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Let $R$ be a commutative ring (with $1$), and $M$ be an $n\times n$ matrix over $R$ whose characteristic polynomial is $$\det(tI - M) = (t-\alpha_1)\cdots(t-\alpha_n)$$ with $\alpha_i \in R$ for all $i$. Assume that $\alpha_i - \alpha_j \in R^\times$ whenever $i\ne j$. Is it true that there is some invertible $P \in GL_n(R)$ with $$M = P\begin{pmatrix}\alpha_1 & & & \\ & \alpha_2 & & \\ & & \ddots & \\ & & & \alpha_n\end{pmatrix}P^{-1}?$$

This is true if $R$ is a field. The proof here shows that we must have $R^n = \oplus_{i=1}^n \ker(M - \alpha_i I_n)$, at least in the case when $R$ is a local ring (but also it seems to work for general $R$). But would it follow that we can write $M$ in the form above? It is not clear to me that each $\ker(M - \alpha_i I_n)$ is free (if $R$ is not local), so I am not sure if we can necessarily find a basis of $R^n$ consisting of eigenvectors of $M$.

If the above is false, might there be some conditions on $R$ that would make it true, e.g. if we assume $R$ is an algebra over a field?

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Let $A_i$ be the product of all $M-\alpha_j$ $j\neq i$. Let $K_i\subset R^n$, $K_i=A_i(R^n)$. Then $M$ acts as $\alpha_i$ on $K_i$. Next show that $\sum K_i=R^n$ using your condition $\alpha_i-\alpha_j$ are units and $K_i\cap \sum_{j\neq i} K_j=0$, so $R^n=\oplus K_i$. This gives you more or less what you want, except, the $K_i$ are projective modules of rank one, but may not be free, so not sure you will get your diagonalization globally.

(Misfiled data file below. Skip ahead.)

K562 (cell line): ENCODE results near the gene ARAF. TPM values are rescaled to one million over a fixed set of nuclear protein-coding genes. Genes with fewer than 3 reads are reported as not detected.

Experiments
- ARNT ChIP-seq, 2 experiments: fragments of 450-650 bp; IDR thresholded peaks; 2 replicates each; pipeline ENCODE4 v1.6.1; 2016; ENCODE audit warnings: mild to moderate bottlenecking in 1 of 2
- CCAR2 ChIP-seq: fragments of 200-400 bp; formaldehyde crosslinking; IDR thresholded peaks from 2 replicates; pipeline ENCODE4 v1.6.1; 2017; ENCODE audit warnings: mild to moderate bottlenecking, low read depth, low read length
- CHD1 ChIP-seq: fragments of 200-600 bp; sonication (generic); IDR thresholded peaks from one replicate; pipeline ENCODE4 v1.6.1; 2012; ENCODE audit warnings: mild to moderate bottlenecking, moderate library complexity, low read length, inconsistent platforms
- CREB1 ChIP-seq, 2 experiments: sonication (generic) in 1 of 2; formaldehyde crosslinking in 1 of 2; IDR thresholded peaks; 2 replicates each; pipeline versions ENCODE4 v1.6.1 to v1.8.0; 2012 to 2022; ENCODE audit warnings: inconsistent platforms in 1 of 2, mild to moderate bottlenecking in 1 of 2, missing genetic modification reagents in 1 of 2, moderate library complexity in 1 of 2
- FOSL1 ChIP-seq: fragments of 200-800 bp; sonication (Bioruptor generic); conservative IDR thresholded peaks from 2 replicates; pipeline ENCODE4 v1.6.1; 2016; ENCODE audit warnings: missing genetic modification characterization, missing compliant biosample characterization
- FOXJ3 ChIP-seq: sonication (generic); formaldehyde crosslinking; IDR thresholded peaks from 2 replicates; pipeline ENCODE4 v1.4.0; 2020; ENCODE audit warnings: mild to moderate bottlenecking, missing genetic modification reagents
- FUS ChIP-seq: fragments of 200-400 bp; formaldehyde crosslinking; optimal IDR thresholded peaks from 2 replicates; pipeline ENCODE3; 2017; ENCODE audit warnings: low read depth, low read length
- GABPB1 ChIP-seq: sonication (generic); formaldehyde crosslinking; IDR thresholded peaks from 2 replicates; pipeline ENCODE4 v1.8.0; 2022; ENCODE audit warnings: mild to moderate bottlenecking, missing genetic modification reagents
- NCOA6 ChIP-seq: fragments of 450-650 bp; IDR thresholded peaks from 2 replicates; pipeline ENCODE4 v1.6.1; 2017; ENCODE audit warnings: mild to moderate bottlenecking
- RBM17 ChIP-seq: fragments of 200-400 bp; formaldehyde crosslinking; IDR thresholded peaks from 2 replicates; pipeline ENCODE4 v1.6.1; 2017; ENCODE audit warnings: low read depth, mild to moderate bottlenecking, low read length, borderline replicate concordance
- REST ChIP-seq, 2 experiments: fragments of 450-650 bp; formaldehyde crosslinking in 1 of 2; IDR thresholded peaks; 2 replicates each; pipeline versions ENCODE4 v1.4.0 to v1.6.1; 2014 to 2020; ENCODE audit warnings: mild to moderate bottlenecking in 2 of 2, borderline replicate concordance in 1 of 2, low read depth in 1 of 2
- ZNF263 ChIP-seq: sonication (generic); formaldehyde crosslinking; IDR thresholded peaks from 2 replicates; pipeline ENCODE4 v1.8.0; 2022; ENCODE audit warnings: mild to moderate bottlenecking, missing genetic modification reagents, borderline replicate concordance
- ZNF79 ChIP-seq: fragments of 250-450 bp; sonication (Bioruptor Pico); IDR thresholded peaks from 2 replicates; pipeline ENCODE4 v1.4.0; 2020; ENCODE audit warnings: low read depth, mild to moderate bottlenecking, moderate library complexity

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  • $\begingroup$ Do you have an example where those $K_i$ may not be free? Also, how do we know that the $K_i$ are of rank $1$? $\endgroup$ – Ligo Feb 3 at 1:06
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Take $R = \mathbb{Z}[\sqrt{-5}]$ and $M = \begin{bmatrix}3 & 1+\sqrt{-5} \\ -1+\sqrt{-5} & -2\end{bmatrix}$. This has characteristic polynomial $t(t-1)$.

I claim that we cannot diagonalize $M$ over $R$. If we could, then the $0$-eigenspace and $1$-eigenspace must both be free of rank $1$ over $R$. Say $\begin{bmatrix} x \\ y\end{bmatrix} \in R^2$ generates the $0$-eigenspace. The $0$-eigenspace contains both $\begin{bmatrix} 1+\sqrt{-5} \\ -3\end{bmatrix}$ and $\begin{bmatrix} 2 \\ -1+\sqrt{-5}\end{bmatrix}$, so there must be some $r,s \in R$ such that $$\begin{bmatrix} 1+\sqrt{-5} \\ -3\end{bmatrix} = r\begin{bmatrix} x \\ y\end{bmatrix}, \quad \begin{bmatrix} 2 \\ -1+\sqrt{-5}\end{bmatrix} = s\begin{bmatrix} x \\ y\end{bmatrix}.$$ In particular, $ry = -3$ and $sx = 2$. Since $2$ and $3$ are irreducible in $R$ (and $\pm 1$ are the units of $R$), then $x,y$ must lie in $\mathbb{Z}$. But $$\begin{bmatrix} 0 \\ 0\end{bmatrix} = \begin{bmatrix}3 & 1+\sqrt{-5} \\ -1+\sqrt{-5} & -2\end{bmatrix} \begin{bmatrix} x \\ y\end{bmatrix} = \begin{bmatrix} 3x + (1+\sqrt{-5})y \\ (-1+\sqrt{-5})x - 2y\end{bmatrix}$$ has no integer solutions for $(x,y)$ other than $(0,0)$ (because $\sqrt{-5}$ is irrational). Contradiction.

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